In another embodiment, the method further includes the step of reactively ion etching through a thickness of a metal nitride layer included in the substrate using a hydrofluorocarbon containing plasma to at least partially form the semiconductor feature.
 In another embodiment, the method further includes the step of performing an in-situ cleaning process including igniting an oxygen containing plasma further including at least one of nitrogen and fluorine said oxygen containing plasma being optimized to clean plasma contact surfaces. Further yet, the insitu cleaning process includes operating the oxygen containing plasma at an ambient pressure of about 5 to about 20 mTorr, supplying power to the first RF power source at about 200 to about 300 Watts, and supplying power to the second RF power source at about 100 to about 150 Watts.
 In another embodiment, the step including the first insitu ashing process is combined with the step including the second in-situ ashing process following the step of etching the semiconductor feature to remove the silicon containing photoresist layer and the non-silicon containing photoresist layer.
 In another embodiment, the step of the step of etching a semiconductor feature further includes etching through an insulating layer with a dielectric constant of less than about 3 included in the substrate.
 In another embodiment, the steps including dry developing, the first in-situ ashing process, the reactive ion etch process, the second in-situ-ashing process, and the in-situ cleaning process are carried out in the plasma reactor according to a continuous process.
 These and other embodiments, aspects and features of the invention will be better understood from a detailed description of the preferred embodiments of the invention which are further described below in conjunction with the accompanying Figures.
FIGS. 1A to 1G are cross sectional side view representations of a portion a semiconductor device according to an exemplary step wise manufacturing process according to the present invention.
FIG. 2 is a schematic representation of portions of a plasma reactor used according to the present invention.
FIG. 3 is a process step flow diagram illustrating the sequence of steps included in various embodiments of the present invention.
 Although the present invention is explained by reference to a via forming process it will be appreciated that the present invention may be applied to the photolithographic patterning and etching of any semiconductor feature where critical dimension control and high resolution may be advantageous. For example, the present invention may be applied to the patterning and etching of dual damascene structures including both via and trench lines, polysilicon gate structures, and shallow trench isolation structures (STI) to mention a few exemplary applications.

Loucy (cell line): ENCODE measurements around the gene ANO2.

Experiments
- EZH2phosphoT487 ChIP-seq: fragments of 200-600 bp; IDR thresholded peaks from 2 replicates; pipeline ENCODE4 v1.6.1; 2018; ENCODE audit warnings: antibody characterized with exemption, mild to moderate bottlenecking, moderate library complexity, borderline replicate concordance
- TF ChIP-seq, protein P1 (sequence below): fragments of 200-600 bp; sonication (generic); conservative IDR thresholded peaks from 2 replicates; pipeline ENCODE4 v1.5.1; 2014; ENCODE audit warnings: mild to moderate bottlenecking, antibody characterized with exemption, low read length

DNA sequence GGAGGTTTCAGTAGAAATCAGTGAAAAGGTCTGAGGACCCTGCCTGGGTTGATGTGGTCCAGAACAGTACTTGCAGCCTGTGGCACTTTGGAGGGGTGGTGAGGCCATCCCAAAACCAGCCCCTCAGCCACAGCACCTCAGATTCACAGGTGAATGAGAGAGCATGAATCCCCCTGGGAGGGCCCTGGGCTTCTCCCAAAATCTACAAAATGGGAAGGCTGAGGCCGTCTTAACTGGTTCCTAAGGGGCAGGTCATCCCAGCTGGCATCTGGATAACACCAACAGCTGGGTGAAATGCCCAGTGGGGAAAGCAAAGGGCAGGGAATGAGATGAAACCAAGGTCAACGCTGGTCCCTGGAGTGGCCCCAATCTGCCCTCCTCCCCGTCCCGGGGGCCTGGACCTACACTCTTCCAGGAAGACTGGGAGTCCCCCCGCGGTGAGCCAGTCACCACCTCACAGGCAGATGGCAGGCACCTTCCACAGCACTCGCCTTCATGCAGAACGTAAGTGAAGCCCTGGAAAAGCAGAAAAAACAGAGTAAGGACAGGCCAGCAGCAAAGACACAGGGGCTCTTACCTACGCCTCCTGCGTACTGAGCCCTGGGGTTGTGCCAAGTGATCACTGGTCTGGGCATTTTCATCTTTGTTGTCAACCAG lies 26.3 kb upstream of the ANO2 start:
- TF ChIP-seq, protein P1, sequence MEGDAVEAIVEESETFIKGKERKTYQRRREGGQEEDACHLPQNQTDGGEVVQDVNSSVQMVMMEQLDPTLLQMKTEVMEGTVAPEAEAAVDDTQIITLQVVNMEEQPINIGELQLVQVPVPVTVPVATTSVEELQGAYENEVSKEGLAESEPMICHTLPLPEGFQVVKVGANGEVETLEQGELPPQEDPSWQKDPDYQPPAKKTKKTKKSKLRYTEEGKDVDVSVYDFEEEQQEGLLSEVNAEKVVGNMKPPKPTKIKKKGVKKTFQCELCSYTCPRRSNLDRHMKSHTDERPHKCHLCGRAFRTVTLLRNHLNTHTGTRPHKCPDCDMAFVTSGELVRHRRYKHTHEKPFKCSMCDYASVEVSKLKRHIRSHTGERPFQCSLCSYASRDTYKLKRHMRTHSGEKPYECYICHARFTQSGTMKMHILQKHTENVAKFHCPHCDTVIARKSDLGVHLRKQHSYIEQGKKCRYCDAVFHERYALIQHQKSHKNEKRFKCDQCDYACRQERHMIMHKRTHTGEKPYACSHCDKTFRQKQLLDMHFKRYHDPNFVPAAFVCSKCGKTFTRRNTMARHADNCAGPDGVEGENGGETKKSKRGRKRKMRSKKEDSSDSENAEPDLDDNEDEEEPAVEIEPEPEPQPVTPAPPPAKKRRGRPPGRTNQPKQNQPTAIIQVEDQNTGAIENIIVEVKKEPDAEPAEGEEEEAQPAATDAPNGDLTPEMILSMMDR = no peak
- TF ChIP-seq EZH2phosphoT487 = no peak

One approach, for example, in forming the dual damascene structure is to form an insulating layer that is coated with a photoresist. The photoresist is exposed through a first mask with image pattern of the via openings, this via pattern is anisotropically etched in the upper half of the insulating layer. The photoresist is then exposed through a second mask with an image pattern of the conductive line. The pattern of the trench lines (conductive interconnect lines) is aligned with the pattern of the vias thereby encompassing the via openings. In anisotropically etching the openings for the trench lines in the lower half of the insulating layer, the via openings already present in the upper half of the insulating layer are simultaneously etched and replicated in the lower half of the insulating layer.
 For example, referring to FIG. 1A, is shown a portion of a dual damascene structure 10 at a stage in the manufacturing process. The structure 10 includes substrate 12, for example in the first layer of a multi-layer device, the substrate may be a silicon substrate. Other substrates may include, for example, in subsequent layers of a multi-layer device, an insulating layer with, for example, a conductive area formed therein. Overlying the substrate 12, is formed an etching stop layer 16, typically a metal nitride such as silicon nitride (e.g., Si3N4) or silicon oxynitride (e.g., SiON). The etching stop layer 16 is typically deposited by a (chemical vapor deposition (CVD) process including for example, PECVD (plasma enhanced CVD), LPCVD (low pressure CVD), or HDPCVD (high density plasma CVD) by reacting silane (SiH4) or an amine-containing metal-organic precursor with ammonia (NH3) or nitrogen, and including oxygen in the case the metal nitride is oxygen containing such as silicon oxynitride, under conditions that are well known in the art. The preferred thickness of the etching stop layer 16 is between about 300 and 1000 Angstroms.
 Overlying the first etching stop layer 16 is an insulating, inter-layer dielectric (ILD) layer 18 for subsequently forming a semiconductor feature, for example, a via and trench line, formed of, for example, low-k carbon doped silicon dioxide. The ILD layer 18 may be formed by a PECVD process although other process well known in the art may be used. The ILD layer 18 (ILD layer) is deposited to a preferred thickness of between about 4000 and 10000 Angstroms. As device sizes shrink, typically a low-k (low dielectric constant material) with a dielectric constant of less than about 3 is used for the ILD layer 18 in order to reduce signal delay times due to parasitic capacitance effects. It will be appreciated, however, that conventional silicon dioxide may also be used as the ILD layer 18. Other exemplary materials that may be used to form the ILD layer include low-k organic materials applied by a spin coating process that are known in the art.